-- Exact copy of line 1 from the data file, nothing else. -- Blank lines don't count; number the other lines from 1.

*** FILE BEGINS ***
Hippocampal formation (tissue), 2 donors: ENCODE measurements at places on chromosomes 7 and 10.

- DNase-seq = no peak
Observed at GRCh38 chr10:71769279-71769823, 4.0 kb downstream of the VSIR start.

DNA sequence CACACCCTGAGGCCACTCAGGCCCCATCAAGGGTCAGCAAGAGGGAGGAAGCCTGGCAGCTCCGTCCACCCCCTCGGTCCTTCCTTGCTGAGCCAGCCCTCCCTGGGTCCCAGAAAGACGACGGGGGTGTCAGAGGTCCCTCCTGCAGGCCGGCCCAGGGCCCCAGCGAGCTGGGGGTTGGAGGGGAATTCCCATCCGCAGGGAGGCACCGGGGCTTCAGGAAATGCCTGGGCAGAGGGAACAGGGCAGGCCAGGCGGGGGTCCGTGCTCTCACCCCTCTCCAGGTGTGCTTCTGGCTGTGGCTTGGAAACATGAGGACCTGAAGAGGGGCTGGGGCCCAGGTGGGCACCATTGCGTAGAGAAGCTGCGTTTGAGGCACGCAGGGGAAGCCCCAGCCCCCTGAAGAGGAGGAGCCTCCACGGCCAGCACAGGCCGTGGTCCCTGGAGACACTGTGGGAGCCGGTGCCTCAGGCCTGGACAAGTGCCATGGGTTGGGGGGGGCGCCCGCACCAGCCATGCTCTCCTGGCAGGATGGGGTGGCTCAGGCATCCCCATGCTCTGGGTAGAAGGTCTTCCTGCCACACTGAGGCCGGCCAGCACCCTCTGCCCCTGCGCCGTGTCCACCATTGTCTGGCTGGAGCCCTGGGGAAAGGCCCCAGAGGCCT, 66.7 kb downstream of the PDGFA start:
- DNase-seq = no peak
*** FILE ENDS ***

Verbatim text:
Hippocampal formation (tissue), 2 donors: ENCODE measurements at places on chromosomes 7 and 10.